Things finally came to a head when the Athenians built their first metropolis on an island near the Spartans. They still had some other buildings and a few philosophers and things looked grim from the Spartan perspective, not that Rhino was ever not grim since the first moment he laid that too-heavy-of-a-helmet on his little fluffy head.
Finally the Spartans saw their opportunity – they had accumulated enough money to outbid the Athenians with all their priests for the first god of a round when the Pegasus was around to send them somewhere for victory. Purple Monkey weighed the situation carefully and did his best to force Rhino to pay as much as possible for that favor of Athena. He considered the options that the Spartans had, thinking that it perhaps not a bad idea that they would have a second island to counter the advantage they have been getting with Apollo. Purple Monkey had forts providing him with military advantage on most of his islands (including the Metropolis that counted as a fort), so he thought his chances in battle were good enough.
He was wrong. Rhino groaned loudly as he made a great bet, sending all of his army (of 3) to attack Athens’ only metropolis. With a 3v3 battle, the Spartans had everything to lose and everything to win. They left their own island-fortress empty and risked everything, literally rolling a die by assaulting the strongest stronghold of the Athenian empire.
As the die were rolling and the troops were dying, our contestants, locked in the terrible struggle were starting to grow tired. Their prolonged discussion of mythology and the success of their attrition tactics made it the case that it was pretty darn late as the battle took place. It was a close call – of the five troops participating in the battle, only one survived. Fortunately for the mental health of Rhino, it was a Spartan troop, and he reigned supreme over the one Metropolis in Cyclades.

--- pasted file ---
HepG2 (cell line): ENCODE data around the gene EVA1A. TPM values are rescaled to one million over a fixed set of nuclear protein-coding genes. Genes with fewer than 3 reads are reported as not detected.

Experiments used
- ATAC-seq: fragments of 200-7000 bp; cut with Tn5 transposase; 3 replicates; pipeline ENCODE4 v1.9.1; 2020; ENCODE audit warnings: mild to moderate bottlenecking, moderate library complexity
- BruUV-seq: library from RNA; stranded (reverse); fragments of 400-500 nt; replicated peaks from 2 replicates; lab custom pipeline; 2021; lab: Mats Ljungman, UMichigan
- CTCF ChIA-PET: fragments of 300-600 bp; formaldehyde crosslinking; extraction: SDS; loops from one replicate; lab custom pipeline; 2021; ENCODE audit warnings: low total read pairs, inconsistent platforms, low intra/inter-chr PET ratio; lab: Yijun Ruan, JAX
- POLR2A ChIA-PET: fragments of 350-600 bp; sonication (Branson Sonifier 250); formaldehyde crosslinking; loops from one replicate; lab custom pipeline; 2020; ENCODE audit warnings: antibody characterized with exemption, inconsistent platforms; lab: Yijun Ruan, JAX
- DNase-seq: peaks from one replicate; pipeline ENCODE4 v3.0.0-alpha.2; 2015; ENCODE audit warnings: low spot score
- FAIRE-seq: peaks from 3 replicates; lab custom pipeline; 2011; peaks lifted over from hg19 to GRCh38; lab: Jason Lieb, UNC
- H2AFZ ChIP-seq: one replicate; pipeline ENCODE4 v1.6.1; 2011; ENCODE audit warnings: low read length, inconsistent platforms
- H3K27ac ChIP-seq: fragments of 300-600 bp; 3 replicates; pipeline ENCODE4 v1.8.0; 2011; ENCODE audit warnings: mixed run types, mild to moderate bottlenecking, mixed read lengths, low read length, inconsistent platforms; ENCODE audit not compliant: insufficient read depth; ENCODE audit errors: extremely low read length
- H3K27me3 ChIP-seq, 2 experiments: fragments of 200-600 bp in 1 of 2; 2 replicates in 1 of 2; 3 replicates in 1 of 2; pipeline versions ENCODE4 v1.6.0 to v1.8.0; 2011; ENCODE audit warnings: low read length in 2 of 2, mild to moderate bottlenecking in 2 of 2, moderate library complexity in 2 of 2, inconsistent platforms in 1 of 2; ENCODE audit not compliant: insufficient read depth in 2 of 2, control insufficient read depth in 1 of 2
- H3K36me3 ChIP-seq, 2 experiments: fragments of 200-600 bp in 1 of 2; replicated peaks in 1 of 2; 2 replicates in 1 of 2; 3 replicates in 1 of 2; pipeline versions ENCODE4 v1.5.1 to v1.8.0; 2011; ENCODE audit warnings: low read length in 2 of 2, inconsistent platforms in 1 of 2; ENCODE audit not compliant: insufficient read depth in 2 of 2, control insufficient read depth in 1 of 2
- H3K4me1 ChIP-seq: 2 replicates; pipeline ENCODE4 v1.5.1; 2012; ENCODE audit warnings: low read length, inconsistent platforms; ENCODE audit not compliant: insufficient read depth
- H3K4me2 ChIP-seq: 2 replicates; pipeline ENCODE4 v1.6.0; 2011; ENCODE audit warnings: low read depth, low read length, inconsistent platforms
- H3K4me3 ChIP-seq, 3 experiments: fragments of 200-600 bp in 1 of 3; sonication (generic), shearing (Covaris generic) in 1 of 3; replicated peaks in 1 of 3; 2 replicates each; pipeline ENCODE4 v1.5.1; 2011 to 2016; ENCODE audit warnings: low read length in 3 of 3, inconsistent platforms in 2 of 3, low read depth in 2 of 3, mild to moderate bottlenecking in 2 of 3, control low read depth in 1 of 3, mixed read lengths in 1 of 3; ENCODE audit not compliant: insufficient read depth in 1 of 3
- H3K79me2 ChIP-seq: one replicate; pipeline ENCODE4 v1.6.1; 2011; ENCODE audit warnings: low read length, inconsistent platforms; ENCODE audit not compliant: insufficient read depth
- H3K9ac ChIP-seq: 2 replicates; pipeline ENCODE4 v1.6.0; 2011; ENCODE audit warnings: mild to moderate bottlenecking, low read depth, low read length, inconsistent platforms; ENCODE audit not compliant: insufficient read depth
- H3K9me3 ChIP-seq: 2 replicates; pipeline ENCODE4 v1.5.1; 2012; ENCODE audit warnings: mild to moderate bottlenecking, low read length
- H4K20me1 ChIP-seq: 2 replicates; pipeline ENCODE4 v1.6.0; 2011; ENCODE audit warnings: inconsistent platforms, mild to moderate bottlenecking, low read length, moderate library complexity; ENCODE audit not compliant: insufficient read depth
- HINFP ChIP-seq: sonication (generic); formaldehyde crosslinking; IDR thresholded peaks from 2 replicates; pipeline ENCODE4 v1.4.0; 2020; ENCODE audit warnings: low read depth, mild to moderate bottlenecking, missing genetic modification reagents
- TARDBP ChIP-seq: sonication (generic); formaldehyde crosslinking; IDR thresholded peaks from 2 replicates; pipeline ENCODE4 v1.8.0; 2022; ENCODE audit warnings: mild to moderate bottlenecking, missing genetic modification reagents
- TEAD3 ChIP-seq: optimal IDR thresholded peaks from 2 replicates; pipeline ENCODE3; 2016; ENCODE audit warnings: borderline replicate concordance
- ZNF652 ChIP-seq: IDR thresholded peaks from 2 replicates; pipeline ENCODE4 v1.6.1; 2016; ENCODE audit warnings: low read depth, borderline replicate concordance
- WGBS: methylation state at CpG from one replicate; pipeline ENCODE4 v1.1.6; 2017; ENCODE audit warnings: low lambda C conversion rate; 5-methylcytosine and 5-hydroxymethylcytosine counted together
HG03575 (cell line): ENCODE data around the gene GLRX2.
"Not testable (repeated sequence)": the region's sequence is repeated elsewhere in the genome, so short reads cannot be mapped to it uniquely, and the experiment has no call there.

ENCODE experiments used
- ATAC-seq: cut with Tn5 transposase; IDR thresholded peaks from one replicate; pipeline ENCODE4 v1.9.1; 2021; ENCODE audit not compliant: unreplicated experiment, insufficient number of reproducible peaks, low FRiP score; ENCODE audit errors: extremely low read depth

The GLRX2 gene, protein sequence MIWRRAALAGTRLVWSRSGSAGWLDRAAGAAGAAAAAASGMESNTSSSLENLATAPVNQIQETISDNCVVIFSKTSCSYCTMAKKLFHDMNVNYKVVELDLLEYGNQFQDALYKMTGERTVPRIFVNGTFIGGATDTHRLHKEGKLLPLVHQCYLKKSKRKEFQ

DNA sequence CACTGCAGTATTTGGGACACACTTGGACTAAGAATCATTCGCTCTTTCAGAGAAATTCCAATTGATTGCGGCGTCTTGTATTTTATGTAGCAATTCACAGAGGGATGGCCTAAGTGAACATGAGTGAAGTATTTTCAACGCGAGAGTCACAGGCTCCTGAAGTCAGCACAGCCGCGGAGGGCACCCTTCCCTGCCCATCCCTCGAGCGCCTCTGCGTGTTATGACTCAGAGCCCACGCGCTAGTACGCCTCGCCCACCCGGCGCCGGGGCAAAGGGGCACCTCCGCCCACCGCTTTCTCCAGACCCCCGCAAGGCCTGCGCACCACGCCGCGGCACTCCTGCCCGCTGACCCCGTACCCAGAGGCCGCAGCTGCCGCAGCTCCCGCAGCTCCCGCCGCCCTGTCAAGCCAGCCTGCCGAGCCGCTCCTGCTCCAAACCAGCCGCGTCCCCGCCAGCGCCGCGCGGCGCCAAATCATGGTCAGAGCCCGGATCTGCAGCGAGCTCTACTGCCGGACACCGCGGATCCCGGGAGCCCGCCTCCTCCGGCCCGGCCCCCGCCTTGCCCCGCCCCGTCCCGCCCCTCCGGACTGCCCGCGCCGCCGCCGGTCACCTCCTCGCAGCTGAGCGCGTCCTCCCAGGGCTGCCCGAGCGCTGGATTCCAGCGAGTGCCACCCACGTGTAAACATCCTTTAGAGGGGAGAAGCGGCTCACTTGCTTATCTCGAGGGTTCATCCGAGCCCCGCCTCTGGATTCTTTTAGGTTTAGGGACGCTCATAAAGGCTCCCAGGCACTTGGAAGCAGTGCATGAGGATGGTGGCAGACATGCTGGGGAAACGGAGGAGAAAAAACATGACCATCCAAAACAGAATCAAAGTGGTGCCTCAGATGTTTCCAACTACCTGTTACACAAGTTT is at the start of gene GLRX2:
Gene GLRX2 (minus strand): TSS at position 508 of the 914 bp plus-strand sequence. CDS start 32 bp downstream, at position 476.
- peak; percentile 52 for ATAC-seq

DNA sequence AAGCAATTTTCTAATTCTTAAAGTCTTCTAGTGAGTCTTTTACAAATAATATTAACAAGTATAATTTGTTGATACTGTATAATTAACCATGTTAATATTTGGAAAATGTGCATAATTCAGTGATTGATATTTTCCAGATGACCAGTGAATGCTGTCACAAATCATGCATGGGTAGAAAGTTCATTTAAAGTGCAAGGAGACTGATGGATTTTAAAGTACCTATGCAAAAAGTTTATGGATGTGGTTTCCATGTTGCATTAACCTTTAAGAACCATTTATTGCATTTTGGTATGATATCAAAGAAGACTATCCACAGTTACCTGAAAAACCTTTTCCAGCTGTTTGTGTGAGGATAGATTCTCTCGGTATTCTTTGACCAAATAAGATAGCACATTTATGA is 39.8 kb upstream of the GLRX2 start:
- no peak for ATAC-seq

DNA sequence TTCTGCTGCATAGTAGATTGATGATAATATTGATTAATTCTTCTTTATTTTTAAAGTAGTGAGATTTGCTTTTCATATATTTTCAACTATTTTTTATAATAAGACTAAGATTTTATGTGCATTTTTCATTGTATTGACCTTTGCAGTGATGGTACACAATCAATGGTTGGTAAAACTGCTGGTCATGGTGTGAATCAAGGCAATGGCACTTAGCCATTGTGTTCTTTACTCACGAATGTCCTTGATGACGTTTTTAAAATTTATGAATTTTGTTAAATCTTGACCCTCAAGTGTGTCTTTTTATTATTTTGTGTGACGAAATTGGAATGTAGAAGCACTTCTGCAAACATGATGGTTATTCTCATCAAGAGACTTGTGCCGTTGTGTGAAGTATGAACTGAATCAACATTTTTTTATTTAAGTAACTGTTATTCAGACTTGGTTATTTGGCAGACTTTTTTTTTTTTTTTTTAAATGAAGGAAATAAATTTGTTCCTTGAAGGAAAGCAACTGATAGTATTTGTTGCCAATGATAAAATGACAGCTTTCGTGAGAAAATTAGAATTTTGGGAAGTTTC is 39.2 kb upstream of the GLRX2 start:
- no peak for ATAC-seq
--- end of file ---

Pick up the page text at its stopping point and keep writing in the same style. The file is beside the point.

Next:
Purple Monkey was still joyous, as he thought that the Spartans have doomed themselves with their risky bet. Yet he underestimated the importance of that Metropolis – it gave the Spartan a second temple and made mythological creatures cheap, and gave that one troop on that island the protection of a fort. Soon both Rhino and Purple Monkey were exhausted by their own mind games, swearing to end the game every turn yet holding on to the grind as they insisted on waiting each other’s out, playing the long game – Rhino collecting cornucopias, Purple Monkey collecting priests and practiced a strategy of fleet denial – preventing Spartan from building any fleets, forcing them to stay on their only two islands. At some point, Purple Monkey sacrificed some of his trade income to play Polyphemus on the Spartan islands such that only Spartan ship on the board was destroyed.
Much has happened while our fluffy players were growing tired, losing their grip on reality. Rhino called a well-timed Kraken to swap down on two Athenian ships and Purple Monkey recalled him with a Chimera to eat the lonely ship the Spartans had on the board. Rhino built a second metropolis on his first island, giving him a second Metropolis, totally turning the table on what seemed like a looming Athenian victory. Purple Monkey responded by splurging on a philosopher and stealing one, giving him 3 philosophers in one turn. With an added university, he was at two metropolises now as well and the game was tight.
Bidding was only harsher as the game dragged into late at night. With two metropolises on either side, it seemed every turn like it would end soon, yet it didn’t. Rhino had managed to equalize his income from two barren islands to that of Purple Monkey’s five fertile ones, while Purple Monkey gathered seven priests.
But none could prevail, and the hours turned by. The twice agreed to end the game at the end of a round, spending all their money and accusing each other that they wouldn’t have done it if they hadn’t agreed to stop the game, but the state of affairs in the end was still a stalemate with two Metropolises each. They went home dissatisfied and angry, as only ancient rivals can.
Sun Feb 16, 2014 11:34 pm